Strong support expressed for proposed paid sick time ordinance

A woman rallied with her baby Wednesday afternoon on the steps of City Hall for a new paid sick time ordinance. Photo by Sarah McKenzie

More than 70 people lined up to share their views on the city’s proposed paid sick time ordinance during a three-hour public hearing at City Hall on Wednesday.

The vast majority of speakers spoke in favor of the proposed policy, which would require employers with at least six Minneapolis workers to offer up to 48 hours of paid sick time annually. The ordinance includes several exemptions for certain categories of workers and would take effect July 1, 2017.

Businesses with existing paid-time-off or sick time policies that meet the minimum standards outlined in the city’s ordinance would not be required to provide additional time off to workers.

Business owners and representatives of business associations who spoke against the proposal said the city shouldn’t be micromanaging businesses and argued the ordinance would pose an administrative burden.

The City Council is scheduled to discuss the proposed ordinance Thursday, May 26 at noon and then vote on the measure May 27. The proposal appears to have wide support on the Council.

Low-wage workers and their advocates have been lobbying city leaders to pass a paid sick time policy for more than a year. Before Wednesday’s public hearing several people rallied on the steps of City Hall to share personal stories about the hardships of working without access to paid sick days.

An estimated 42 percent of Minneapolis workers don’t have access to paid sick days — more than 100,000 people. They are disproportionately people of color and women.

Kandace Montgomery asked Council members to listen to the workers. She said her mom worked 12 to 16 hours days to provide for her family when she was growing up and faced serious health problems as a result of so much stress.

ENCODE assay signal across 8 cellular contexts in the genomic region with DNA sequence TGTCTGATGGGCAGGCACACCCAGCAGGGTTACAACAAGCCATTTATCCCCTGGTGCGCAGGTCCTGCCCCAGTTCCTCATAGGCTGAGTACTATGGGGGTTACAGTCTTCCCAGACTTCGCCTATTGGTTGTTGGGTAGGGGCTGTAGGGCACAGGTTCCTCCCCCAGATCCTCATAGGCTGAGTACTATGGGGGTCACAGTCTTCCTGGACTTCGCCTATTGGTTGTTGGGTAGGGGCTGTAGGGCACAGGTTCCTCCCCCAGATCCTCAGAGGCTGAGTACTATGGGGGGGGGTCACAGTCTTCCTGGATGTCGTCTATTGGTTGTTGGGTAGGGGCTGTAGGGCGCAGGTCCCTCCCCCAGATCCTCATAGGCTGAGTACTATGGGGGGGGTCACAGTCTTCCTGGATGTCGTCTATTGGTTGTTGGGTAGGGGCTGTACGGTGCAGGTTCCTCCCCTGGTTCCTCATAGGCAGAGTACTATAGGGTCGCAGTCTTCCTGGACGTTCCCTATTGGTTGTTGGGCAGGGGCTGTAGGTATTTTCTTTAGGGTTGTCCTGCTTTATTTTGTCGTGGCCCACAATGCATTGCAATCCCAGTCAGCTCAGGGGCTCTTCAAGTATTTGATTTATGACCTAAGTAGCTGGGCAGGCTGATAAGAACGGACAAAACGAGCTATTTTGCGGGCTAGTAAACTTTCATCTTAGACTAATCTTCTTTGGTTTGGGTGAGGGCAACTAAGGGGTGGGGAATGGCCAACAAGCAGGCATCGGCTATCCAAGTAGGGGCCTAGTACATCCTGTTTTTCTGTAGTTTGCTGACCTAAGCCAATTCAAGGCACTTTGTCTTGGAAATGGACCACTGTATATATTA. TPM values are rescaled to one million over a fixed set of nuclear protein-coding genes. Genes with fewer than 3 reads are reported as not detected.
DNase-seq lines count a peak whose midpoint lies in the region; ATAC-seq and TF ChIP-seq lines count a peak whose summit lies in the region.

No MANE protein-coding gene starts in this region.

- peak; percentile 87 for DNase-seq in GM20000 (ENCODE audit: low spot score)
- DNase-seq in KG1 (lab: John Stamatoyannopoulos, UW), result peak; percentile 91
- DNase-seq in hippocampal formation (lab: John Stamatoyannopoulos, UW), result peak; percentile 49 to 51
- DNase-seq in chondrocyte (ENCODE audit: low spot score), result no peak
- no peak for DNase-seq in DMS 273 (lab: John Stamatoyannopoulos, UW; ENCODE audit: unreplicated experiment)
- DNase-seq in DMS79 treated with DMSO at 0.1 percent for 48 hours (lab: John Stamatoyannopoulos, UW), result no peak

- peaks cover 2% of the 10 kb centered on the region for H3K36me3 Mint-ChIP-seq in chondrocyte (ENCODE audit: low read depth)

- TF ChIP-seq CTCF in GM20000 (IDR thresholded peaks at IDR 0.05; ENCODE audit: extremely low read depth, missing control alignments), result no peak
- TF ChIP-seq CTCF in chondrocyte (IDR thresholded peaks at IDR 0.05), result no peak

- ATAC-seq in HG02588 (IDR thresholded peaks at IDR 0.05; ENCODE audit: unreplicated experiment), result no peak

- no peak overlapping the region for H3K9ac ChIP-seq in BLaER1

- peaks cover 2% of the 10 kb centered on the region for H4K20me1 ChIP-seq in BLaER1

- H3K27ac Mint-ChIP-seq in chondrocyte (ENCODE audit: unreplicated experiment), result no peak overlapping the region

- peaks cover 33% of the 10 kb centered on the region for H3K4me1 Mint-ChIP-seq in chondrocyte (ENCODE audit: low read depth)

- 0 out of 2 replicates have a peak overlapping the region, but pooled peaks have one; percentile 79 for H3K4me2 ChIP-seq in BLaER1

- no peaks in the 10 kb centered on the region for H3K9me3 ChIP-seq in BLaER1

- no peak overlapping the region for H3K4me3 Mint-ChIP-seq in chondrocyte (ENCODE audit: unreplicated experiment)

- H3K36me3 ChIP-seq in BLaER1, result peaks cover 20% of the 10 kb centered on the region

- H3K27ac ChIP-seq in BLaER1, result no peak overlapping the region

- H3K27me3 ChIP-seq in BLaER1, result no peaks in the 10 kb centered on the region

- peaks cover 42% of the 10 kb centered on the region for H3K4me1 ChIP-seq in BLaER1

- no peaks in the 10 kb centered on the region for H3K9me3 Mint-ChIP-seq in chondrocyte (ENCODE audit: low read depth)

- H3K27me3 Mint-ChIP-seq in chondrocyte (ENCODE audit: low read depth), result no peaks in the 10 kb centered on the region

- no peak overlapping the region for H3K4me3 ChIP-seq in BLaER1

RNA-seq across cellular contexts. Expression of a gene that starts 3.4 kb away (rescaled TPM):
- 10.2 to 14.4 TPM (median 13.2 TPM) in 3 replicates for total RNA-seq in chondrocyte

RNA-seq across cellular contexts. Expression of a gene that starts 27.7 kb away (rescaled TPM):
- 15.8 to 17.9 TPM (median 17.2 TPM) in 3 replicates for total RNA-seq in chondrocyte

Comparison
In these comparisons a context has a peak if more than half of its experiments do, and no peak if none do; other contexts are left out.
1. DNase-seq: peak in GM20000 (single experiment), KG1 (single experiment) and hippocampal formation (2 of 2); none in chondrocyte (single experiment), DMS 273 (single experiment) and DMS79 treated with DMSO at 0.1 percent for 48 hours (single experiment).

“I hope that you are listening to the people who are struggling,” she said. “… I want you to look at who they are — they are black and brown folks primarily. This is a race issue. You’ve seen it racially represented right in front of you today. To be real, they don’t look like most of you.”

Dan McElroy, who spoke on behalf of the Minnesota Restaurant and Minnesota Lodging associations, said the groups’ leaders share the goals of wanting employees to stay home when they are sick and not lose money when they can’t work their normal schedule.

He said the city should adopt a more “creative approach” to the problem by encouraging businesses to used automated scheduling tools to allow employees to trade shifts, among other things.

McElroy said the groups also favor an ordinance that would require businesses with 10 or more employees to have sick and safe leave policies that would be disclosed to the public.

Minneapolis would be the first city in the state to have a paid sick time ordinance if the Council approves the policy May 27. Other cities, including St. Paul, are considering similar measures.

Five states, 23 cities and one county in the U.S. have paid sick time laws, according A Better Balance, a New York organization that advocates for family friendly policies.

(Below: A dance and drum crew performed during the rally outside City Hall.)